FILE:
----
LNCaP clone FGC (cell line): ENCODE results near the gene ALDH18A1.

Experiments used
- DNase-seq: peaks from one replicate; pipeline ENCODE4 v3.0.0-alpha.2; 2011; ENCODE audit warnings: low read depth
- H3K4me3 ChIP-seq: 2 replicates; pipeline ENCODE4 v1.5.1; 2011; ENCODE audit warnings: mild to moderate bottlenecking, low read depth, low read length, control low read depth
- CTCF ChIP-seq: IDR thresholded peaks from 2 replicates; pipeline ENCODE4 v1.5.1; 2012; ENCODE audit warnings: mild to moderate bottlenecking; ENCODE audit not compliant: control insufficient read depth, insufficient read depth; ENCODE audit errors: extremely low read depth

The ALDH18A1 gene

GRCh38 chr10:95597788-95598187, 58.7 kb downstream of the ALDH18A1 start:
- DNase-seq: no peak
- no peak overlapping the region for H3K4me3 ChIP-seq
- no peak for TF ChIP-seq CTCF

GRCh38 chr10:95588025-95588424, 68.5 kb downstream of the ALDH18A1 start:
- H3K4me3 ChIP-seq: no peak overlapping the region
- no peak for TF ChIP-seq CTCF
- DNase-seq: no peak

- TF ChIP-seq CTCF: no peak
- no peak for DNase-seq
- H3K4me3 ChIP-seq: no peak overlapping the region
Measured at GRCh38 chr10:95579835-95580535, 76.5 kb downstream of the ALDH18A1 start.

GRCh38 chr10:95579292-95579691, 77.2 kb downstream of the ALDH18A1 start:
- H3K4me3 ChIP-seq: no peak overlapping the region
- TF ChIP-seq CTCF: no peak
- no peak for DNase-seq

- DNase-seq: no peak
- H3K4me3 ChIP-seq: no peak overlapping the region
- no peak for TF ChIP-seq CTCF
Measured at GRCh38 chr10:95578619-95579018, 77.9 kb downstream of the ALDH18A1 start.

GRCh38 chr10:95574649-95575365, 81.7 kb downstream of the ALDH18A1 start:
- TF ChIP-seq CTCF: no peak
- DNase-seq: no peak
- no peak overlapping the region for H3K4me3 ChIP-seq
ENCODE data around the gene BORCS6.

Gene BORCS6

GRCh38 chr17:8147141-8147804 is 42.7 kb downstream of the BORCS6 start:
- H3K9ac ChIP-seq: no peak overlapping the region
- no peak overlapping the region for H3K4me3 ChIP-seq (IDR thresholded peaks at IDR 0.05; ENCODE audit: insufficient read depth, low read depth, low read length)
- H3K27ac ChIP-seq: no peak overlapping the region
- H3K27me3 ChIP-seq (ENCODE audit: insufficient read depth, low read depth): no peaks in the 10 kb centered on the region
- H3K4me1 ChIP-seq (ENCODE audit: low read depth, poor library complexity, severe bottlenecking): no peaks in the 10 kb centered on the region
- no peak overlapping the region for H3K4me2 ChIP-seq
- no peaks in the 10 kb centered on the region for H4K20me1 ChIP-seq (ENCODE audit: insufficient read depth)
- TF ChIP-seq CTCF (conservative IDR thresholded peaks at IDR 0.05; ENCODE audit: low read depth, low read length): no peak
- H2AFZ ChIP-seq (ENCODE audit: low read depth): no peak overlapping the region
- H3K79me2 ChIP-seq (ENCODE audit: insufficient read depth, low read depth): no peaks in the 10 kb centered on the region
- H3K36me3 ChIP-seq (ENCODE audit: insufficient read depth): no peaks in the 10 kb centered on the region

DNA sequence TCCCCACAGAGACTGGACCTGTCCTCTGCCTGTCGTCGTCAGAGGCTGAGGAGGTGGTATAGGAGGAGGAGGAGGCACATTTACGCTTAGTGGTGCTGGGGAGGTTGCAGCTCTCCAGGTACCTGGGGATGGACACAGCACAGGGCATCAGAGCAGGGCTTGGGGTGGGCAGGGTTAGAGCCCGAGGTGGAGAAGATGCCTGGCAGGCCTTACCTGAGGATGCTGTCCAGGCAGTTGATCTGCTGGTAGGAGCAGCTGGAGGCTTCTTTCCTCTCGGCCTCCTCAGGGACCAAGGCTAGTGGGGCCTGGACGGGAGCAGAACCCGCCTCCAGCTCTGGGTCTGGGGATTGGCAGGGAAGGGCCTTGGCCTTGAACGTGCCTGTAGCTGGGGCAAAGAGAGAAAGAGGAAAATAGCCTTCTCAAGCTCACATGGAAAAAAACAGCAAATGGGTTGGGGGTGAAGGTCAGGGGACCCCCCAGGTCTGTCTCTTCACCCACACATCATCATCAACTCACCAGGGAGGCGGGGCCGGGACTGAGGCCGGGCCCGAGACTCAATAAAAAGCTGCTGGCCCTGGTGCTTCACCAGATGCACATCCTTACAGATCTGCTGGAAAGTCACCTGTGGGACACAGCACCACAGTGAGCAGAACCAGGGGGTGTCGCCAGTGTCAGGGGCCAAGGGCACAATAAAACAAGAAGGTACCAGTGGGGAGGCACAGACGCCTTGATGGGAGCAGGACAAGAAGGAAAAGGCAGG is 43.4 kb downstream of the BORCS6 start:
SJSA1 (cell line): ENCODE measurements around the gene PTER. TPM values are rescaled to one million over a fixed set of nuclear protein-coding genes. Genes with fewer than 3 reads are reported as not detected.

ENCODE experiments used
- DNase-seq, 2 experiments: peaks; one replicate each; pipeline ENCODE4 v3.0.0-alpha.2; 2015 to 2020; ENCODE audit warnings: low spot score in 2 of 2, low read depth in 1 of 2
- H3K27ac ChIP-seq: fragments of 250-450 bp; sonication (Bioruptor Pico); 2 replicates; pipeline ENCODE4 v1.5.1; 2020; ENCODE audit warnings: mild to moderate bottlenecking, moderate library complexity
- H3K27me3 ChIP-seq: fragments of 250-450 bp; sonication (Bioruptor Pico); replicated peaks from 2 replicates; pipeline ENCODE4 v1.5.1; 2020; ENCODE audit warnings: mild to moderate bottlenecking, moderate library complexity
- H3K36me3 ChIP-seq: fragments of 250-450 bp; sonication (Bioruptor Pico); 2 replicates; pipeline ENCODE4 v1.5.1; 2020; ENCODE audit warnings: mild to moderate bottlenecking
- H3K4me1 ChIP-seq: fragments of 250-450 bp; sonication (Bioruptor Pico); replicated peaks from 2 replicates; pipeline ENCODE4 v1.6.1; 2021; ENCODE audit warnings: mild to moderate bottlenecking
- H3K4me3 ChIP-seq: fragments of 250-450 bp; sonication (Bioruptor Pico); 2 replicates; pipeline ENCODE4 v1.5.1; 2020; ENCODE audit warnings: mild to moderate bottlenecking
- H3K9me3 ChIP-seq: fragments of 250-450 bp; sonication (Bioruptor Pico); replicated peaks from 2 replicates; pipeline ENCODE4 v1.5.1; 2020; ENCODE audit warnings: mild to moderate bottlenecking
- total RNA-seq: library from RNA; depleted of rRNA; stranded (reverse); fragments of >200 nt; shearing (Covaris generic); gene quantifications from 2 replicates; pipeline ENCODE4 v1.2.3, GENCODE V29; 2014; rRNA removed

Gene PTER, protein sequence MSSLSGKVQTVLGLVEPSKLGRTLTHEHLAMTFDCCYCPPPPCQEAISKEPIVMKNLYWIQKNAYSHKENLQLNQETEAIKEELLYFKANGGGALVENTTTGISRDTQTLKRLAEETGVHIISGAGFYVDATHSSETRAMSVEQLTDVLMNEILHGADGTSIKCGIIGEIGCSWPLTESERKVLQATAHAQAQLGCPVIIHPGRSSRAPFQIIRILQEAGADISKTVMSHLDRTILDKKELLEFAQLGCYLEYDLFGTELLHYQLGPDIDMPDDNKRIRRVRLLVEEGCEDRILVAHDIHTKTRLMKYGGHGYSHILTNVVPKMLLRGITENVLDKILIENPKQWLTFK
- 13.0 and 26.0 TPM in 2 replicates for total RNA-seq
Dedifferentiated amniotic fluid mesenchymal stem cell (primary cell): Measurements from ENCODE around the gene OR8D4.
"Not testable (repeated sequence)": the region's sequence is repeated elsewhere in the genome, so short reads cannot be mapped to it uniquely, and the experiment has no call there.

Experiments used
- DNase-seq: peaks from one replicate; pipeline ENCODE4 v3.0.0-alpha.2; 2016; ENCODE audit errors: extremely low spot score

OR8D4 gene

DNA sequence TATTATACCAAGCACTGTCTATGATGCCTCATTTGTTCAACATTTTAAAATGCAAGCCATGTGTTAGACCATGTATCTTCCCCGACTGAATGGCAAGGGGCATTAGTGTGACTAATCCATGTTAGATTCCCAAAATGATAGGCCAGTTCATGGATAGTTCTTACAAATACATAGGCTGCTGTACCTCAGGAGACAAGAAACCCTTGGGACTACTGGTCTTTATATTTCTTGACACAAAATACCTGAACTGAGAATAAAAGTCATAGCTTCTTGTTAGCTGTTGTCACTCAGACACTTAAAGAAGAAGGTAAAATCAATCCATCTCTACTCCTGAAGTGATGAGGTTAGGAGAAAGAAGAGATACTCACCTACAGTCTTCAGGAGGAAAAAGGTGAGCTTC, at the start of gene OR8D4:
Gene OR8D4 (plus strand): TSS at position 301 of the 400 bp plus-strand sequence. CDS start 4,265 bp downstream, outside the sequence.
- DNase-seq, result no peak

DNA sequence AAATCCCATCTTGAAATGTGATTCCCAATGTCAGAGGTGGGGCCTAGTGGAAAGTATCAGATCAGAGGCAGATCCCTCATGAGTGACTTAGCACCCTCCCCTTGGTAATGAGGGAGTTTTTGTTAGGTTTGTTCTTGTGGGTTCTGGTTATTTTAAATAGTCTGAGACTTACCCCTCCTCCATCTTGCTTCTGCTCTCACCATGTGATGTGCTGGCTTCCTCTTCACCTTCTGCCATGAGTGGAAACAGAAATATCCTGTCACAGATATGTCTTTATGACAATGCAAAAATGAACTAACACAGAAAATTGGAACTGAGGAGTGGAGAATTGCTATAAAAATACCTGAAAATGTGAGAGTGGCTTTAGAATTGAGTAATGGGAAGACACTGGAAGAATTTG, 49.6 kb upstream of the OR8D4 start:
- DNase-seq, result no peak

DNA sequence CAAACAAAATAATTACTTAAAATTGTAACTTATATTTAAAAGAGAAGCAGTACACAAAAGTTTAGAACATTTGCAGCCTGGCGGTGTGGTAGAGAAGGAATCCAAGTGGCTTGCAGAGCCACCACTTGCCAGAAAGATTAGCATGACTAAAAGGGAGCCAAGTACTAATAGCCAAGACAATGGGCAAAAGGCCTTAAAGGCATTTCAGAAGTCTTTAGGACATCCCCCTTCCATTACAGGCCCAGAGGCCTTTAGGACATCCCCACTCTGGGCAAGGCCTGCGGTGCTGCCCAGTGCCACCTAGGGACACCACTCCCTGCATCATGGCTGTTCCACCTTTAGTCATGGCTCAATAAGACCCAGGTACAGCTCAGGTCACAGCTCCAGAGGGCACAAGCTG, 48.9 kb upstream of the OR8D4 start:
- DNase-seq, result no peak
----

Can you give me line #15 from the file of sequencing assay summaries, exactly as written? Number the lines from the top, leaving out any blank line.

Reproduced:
- TF ChIP-seq CTCF: no peak